For me, praying is talking, meditating is listening. So it’s just listening, listening to the wind in the trees and just connecting with something else.

I remember seeing your “Grattitude” sign, with double T’s. Can you talk more about that?

Well, it’s just come to me over a while that gratitude is not just something you say when you get what you want. I like the idea of putting it out there of gratitude as an action. How are you expressing your gratitude specifically? What is the physical manifestation of that? And I meditated about that.

How did the billboard project come about?

I was driving into NYC, and everyday, I’d see the same billboards. And it all felt so fake. I was just tired of these too-skinny models almost pretending to give each other oral sex. Or billboard about buying beer, stupid stuff. What if some rich guy put up a billboard that said, “Everything is okay”? So I just started talking about that, and then the next thing you know, the billboards went up.

The first one said “City of Dreams.” But how perfect. So I decided to rename New York City the “City of Dreams,” which it absolutely is.

So I just put up the stuff. I firmly believe that New York City will be called the “City of Dreams.” We have 50 more signs, billboards, walls coming.

We have so many billionaires in the city. How many, ever in the history of New York City, have felt like putting up a positive message? Like me, Peter Tunney, $800 in my checking account, I’m the guy who has to do that? That’s shocking to me!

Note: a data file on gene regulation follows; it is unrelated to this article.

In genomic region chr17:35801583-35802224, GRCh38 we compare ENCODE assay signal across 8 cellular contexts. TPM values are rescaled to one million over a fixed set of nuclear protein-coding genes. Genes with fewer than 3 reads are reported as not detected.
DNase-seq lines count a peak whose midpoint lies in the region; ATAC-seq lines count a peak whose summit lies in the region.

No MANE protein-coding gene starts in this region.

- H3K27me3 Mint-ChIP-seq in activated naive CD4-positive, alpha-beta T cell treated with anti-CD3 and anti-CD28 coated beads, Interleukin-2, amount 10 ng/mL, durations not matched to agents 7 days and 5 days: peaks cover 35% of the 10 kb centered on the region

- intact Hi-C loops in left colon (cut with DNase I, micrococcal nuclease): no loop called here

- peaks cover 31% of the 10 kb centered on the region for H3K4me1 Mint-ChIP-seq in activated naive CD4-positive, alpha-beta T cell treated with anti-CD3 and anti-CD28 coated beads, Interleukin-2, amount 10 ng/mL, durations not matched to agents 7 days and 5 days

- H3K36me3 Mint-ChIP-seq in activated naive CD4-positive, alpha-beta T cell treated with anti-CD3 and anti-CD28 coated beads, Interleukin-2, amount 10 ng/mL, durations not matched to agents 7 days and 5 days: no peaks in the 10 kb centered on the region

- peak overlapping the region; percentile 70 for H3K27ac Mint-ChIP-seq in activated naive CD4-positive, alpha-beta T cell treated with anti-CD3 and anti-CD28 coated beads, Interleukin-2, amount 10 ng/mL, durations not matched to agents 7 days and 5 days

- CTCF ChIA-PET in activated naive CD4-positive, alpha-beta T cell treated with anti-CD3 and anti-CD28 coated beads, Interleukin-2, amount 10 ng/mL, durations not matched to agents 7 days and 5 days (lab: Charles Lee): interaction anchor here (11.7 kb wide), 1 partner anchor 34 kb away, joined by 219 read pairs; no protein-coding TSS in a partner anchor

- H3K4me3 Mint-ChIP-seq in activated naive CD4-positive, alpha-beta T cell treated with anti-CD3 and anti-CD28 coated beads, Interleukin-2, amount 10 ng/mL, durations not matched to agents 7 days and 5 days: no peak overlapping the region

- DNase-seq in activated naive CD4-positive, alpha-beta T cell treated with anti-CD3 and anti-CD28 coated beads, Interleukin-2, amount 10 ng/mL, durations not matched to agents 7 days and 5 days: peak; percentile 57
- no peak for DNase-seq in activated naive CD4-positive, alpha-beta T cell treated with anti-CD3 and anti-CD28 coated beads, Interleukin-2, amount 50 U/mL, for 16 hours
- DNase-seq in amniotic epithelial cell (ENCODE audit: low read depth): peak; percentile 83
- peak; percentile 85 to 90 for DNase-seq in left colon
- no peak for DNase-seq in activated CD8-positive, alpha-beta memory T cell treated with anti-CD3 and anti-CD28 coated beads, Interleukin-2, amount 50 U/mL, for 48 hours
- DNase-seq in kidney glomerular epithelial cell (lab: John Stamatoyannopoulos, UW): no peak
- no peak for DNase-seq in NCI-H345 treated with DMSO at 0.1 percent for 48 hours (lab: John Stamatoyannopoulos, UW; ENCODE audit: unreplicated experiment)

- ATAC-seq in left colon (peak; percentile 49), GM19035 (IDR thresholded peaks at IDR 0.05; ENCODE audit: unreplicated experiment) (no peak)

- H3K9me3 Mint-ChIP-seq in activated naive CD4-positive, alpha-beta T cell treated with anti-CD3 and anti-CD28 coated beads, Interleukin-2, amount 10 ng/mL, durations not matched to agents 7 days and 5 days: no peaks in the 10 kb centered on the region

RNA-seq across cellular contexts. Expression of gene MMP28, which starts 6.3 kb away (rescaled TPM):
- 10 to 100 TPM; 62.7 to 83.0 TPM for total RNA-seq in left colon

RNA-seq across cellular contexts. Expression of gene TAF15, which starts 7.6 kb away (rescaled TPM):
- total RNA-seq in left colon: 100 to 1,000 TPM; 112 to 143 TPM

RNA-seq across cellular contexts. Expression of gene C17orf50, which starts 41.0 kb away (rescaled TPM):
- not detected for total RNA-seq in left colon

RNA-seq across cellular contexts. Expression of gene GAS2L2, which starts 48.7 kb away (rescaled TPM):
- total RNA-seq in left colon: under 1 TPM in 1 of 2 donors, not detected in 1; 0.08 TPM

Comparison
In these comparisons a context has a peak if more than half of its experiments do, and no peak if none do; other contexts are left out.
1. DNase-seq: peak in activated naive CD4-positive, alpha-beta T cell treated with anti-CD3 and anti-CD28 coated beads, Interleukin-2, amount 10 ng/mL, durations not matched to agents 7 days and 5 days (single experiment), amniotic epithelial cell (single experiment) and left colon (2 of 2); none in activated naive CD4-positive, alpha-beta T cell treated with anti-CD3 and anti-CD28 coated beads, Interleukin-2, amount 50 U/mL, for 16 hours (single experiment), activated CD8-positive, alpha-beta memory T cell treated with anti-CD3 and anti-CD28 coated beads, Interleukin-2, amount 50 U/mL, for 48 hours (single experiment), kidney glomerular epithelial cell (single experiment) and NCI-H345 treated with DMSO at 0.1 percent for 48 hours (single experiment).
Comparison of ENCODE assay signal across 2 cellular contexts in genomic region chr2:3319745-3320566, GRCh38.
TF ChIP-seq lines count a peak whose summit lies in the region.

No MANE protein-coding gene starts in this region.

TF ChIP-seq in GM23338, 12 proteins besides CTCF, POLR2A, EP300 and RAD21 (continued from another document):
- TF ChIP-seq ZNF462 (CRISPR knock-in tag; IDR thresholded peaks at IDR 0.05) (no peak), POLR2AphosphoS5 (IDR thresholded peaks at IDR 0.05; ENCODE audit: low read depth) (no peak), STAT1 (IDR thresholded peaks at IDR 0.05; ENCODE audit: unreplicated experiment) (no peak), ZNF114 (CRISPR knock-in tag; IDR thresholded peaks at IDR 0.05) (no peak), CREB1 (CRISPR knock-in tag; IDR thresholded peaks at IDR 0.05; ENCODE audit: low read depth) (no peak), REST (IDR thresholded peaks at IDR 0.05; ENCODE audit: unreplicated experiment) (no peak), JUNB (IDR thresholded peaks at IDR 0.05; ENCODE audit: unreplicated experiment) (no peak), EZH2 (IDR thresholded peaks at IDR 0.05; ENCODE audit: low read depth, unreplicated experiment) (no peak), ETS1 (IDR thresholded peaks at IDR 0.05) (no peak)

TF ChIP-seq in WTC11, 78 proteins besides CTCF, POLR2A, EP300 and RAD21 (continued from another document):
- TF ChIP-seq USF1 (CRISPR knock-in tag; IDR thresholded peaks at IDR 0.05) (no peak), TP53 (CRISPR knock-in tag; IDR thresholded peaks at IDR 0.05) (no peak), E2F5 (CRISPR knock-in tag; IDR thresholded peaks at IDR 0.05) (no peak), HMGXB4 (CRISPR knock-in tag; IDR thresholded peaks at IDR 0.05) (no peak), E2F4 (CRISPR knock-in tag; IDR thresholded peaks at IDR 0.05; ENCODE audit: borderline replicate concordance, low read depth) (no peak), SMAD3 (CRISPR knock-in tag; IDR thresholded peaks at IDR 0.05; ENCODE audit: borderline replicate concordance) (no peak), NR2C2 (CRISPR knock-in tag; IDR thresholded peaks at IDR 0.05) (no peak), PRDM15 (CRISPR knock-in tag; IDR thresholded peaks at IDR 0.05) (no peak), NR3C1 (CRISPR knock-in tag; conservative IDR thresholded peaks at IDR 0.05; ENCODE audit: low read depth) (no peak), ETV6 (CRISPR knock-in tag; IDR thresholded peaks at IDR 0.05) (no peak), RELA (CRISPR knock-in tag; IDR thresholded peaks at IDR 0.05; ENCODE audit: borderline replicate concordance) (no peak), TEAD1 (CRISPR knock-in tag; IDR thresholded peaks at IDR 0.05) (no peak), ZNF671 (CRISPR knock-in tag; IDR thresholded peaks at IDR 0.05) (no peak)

Do you see fear as the primary driver to our world’s problems? Do you see yourself as using your art to overcome fear?

A thousand percent. That’s my subject, man. I want to be a fear-diminisher. That’s it. If I do that a little bit, that’s good. I also like to bring up the possibility of magic, that when you come into my place, it’s like a magic world.

I want you to come in and realize that anything’s possible. You can just do what you want to do. You have to take some lumps along the way, I certainly took them. I needed every one of them.

What do you say to someone who’s in that dark place and they’re overcome with fear?

I have that conversation like 25 times a day. I tell almost everyone I talk to that they should be afraid of where they are right now. Run down, dark, hopeless-that’s the thing I’m afraid of being. That’s the only place you don’t want to be. And it’s not a real place. There is no hopeless place. Not in Darfur, not here, not anywhere. There’s tons of hope everywhere. If you close the door on that idea, you’re just wrong.

What’s the advice you give to young artists?

Number 1 on the list of qualities you need: ability to suffer. You have to have the ability to get through it. That’s the admissions ticket. It will not be easy. You have to be so strong in what you’re doing. I would say that if you want to be the world’s greatest clarinet player, square dancer, or actor. Work your ass off. Put your head down and be ready to come in 28th and be happy. You have to enjoy the process. If you’re in it for the end game, you’re doomed. You’ve got to be in it for today.